Workplace Arbitration

Workplace Arbitrationar-bi-tra-tion (n)  A process in which a disagreement between two or more parties is resolved by impartial individuals called arbitrators, in order to avoid costly and lengthy litigation.

In an arbitration, a neutral person hears arguments and renders a decision. The decision of the arbitrator is final and binding. An arbitration hearing is less formal than a court proceeding and the rules of evidence can be more flexible than in court.

Analysis of facts and law is necessary to assess the case.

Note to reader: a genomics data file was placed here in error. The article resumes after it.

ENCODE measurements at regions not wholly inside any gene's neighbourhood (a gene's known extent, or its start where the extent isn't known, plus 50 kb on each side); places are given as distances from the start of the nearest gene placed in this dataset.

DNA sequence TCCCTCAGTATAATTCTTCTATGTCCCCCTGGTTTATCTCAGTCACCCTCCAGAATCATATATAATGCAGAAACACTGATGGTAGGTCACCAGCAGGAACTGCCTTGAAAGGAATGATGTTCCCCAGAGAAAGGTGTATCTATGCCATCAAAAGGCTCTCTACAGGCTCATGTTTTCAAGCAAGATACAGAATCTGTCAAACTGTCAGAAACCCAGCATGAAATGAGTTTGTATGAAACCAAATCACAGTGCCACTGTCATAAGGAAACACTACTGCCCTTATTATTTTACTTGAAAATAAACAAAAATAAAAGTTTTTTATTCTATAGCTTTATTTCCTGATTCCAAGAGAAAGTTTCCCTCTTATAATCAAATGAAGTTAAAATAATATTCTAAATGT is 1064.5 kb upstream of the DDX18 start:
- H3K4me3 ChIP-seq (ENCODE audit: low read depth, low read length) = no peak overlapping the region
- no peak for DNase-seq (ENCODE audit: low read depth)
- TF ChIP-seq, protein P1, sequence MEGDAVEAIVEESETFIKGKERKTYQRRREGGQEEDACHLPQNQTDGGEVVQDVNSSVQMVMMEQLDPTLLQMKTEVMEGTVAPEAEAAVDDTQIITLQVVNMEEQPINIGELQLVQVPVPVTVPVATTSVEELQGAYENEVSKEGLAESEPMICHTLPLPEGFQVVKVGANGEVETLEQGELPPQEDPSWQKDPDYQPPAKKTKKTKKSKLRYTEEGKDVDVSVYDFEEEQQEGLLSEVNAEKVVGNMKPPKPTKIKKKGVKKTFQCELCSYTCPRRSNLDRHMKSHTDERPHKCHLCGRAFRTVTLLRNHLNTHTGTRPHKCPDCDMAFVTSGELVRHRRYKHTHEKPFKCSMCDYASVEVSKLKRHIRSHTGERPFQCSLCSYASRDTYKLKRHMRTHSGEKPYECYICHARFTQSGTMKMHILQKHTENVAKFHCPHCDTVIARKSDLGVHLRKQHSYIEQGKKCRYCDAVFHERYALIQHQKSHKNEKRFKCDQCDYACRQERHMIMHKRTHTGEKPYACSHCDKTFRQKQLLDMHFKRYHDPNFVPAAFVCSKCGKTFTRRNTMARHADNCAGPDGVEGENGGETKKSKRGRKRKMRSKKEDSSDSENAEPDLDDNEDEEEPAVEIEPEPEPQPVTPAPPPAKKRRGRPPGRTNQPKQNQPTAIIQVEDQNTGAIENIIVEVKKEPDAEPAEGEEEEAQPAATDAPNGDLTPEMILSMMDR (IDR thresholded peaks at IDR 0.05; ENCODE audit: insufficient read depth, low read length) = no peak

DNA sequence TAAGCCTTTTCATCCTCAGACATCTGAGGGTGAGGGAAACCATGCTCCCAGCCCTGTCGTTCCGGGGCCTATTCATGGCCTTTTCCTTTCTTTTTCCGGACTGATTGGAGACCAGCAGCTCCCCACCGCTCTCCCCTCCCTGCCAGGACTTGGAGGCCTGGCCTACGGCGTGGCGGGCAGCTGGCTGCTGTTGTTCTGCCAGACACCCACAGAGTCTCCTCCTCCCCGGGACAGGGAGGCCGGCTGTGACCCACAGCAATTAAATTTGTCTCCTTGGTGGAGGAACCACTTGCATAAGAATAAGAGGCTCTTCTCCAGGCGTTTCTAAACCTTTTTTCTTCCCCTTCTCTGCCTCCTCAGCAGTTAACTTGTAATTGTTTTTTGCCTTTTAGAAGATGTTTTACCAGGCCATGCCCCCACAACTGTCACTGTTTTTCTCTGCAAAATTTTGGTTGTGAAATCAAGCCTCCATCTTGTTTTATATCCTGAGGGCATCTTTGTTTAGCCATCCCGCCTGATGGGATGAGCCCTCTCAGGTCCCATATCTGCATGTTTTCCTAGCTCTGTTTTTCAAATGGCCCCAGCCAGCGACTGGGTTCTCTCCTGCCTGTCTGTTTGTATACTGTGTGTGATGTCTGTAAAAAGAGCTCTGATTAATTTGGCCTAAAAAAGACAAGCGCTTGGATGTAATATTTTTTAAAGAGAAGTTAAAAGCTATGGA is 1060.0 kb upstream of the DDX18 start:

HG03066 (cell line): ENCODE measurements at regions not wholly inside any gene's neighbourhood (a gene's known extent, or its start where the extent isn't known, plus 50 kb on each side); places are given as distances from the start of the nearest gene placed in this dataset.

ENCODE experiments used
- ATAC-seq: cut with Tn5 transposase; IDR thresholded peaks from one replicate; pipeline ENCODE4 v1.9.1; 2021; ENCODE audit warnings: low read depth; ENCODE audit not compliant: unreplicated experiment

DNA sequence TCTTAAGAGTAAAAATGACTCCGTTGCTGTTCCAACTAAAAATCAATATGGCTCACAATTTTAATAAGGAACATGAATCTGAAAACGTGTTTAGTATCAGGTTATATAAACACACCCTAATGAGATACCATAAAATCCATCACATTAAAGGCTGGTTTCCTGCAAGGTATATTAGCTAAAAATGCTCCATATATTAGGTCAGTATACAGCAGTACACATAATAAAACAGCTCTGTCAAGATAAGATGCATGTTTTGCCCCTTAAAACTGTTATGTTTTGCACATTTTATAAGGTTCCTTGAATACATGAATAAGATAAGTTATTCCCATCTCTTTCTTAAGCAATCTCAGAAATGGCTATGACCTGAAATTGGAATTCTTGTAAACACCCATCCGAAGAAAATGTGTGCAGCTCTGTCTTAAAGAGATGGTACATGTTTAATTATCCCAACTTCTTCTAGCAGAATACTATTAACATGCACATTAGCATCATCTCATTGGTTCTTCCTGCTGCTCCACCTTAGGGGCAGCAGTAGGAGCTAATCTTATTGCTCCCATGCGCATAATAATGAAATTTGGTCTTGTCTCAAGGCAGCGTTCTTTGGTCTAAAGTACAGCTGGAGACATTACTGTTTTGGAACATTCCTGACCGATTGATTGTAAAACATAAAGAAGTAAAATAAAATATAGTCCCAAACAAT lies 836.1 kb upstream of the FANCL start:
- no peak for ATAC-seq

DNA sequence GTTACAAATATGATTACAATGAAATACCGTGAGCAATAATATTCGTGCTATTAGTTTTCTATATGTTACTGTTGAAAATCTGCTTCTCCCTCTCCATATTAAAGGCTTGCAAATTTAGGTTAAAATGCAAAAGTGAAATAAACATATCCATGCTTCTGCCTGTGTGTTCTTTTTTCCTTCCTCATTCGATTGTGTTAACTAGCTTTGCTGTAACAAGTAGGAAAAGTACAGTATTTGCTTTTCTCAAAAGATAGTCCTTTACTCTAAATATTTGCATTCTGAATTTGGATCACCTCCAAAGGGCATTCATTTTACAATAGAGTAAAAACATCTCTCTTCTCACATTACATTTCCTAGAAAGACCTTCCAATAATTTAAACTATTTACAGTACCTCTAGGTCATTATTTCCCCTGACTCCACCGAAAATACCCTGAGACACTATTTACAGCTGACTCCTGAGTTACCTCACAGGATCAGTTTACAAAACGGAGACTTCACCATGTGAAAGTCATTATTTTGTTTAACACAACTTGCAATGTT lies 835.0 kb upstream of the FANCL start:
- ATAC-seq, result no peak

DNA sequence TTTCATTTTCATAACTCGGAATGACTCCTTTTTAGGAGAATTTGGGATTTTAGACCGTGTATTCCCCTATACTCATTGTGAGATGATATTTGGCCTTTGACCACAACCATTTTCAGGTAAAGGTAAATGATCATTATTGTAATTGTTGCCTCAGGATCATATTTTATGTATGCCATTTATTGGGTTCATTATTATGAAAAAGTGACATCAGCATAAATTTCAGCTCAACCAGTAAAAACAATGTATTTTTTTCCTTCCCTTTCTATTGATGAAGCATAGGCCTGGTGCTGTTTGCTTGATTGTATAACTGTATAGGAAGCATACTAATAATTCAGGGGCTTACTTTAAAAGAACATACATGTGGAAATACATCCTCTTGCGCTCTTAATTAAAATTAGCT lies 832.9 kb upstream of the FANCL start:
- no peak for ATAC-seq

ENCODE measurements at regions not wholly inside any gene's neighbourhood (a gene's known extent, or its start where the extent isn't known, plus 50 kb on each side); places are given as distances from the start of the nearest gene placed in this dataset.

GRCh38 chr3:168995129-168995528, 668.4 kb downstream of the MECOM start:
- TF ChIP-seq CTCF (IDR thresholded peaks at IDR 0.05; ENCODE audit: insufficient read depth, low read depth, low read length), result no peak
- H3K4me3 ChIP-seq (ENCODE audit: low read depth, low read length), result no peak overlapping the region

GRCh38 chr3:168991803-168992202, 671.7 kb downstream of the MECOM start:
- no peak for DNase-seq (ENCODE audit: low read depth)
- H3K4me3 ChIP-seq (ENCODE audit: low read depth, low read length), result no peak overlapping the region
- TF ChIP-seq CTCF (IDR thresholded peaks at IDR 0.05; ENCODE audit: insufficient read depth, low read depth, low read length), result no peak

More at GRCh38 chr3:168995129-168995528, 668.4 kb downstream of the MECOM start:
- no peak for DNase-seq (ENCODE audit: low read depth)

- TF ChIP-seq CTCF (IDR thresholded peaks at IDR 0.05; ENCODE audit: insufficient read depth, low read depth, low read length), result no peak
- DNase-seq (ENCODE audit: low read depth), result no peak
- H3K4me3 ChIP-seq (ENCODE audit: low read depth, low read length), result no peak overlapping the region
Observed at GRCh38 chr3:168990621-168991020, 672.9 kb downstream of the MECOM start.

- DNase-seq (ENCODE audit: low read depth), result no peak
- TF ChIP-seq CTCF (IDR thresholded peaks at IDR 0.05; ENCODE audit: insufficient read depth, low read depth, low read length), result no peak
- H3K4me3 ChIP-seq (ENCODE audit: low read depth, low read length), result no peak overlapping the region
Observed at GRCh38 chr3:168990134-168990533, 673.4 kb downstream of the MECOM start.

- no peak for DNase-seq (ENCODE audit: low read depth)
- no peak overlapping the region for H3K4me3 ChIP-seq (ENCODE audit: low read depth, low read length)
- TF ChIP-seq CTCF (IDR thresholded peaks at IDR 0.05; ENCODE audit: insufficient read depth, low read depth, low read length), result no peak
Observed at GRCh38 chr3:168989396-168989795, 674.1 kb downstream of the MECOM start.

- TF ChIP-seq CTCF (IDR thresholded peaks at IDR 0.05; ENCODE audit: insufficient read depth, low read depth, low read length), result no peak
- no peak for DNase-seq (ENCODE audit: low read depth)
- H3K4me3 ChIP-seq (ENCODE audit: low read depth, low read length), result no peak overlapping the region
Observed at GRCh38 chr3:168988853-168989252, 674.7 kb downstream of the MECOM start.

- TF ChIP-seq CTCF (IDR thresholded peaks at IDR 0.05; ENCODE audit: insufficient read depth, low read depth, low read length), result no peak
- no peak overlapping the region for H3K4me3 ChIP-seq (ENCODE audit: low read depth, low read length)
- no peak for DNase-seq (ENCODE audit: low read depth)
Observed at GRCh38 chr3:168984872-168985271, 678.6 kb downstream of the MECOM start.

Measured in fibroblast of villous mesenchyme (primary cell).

What is the difference between mediation and arbitration?

The mediator does not make a decision, but rather works with the parties to assist them in finding their own solution to the dispute between them. The agreement is not legally binding.

An arbitrator, also a third-party neutral, makes a decision based on the evidence presented in the arbitration proceedings, and the decision, unless otherwise agreed, is binding on the parties.

We offer all forms of workplace arbitration. Contact us for a free assessment.